Because tranquilizer darts aren't an option.
October 6, 2009 8:05 PM Subscribe
How do I minimize a toddler's separation anxiety and preserve her mother's hurt feelings?
posted by zoomorphic to Human Relations (22 answers total) 5 users marked this as a favorite
I regularly watch a 1 year-old who went from a placid, mellow baby who never cared who held her to a strong-willed, emotional toddler who gets hysterical when I leave. This got worse now that the mother is in between freelancing jobs and is around the house much more, as the toddler is confused by having us both around and constantly thinks I'm going to leave. This is typical 1 year-old behavior that simply caught us by surprise, but it's especially awkward every evening when the kid has an ear-splitting meltdown as soon as I put on my coat. The mother, someone whom I also consider my friend as well as an employer, is being a good sport about it, but I can tell it really hurts her feelings. The freak-outs have escalated to the point that the toddler cries so hard she throws up and the mother calls to see if I can come back. I think this is a bad idea that will reinforce the efficacy of freaking out. Am I being too rigid?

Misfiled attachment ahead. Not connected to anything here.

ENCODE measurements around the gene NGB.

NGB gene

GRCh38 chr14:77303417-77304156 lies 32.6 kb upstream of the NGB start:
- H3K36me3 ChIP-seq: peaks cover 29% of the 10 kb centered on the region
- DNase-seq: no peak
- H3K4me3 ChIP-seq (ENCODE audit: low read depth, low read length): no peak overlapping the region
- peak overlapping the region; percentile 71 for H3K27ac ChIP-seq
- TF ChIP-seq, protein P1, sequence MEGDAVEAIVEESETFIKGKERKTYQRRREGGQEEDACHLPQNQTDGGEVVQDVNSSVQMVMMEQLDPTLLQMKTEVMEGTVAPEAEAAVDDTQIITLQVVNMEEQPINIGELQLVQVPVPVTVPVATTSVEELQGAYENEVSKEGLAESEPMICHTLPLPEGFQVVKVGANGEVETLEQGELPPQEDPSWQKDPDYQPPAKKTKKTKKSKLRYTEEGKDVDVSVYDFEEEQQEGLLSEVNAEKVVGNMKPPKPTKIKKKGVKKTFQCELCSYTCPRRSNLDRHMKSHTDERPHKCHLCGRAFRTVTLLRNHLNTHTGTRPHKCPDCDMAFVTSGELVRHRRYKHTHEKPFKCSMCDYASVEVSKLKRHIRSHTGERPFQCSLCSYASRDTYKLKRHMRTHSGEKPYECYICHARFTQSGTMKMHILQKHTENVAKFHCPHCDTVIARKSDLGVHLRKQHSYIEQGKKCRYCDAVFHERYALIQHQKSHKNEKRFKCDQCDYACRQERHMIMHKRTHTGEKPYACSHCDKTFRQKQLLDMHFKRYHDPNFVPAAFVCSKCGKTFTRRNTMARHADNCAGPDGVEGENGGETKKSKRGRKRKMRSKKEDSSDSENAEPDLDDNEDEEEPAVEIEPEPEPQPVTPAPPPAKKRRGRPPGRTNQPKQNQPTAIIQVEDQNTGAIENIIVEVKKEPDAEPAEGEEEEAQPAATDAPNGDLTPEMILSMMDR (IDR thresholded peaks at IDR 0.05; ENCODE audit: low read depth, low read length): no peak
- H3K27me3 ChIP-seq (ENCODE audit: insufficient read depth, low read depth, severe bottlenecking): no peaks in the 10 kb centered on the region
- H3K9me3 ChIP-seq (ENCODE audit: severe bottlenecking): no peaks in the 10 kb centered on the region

Slipping out when she was distracted was a terrible idea, as it apparently led to a worse-than-usual freak out. We tried to make a ritual of walking down the stairs (her favorite activity) so she can see me off, but then she just freaks out in the apartment lobby when I go. As parents, how did you deal with separation anxieties in babies who aren't really receptive to reasoning? Any books you personally recommend for separation anxiety? Tricks for getting out the door with minimum wailing?
I'm also looking for anything to say so the mother doesn't feel so rejected. She's a great mother, funny and inventive, so it's not like the tantrums bespeak a scary Lifetime Movies secret of neglect and abuse. I'm usually the person to whom she voices all of her maternal insecurities, and now I'm a source of more anxiety. I don't want to say anything insincere that makes it look like I feel sorry for her or am just trying to let her save face. So what can I say that diminishes the situation without embarrassing her and/or straining our professional relationship?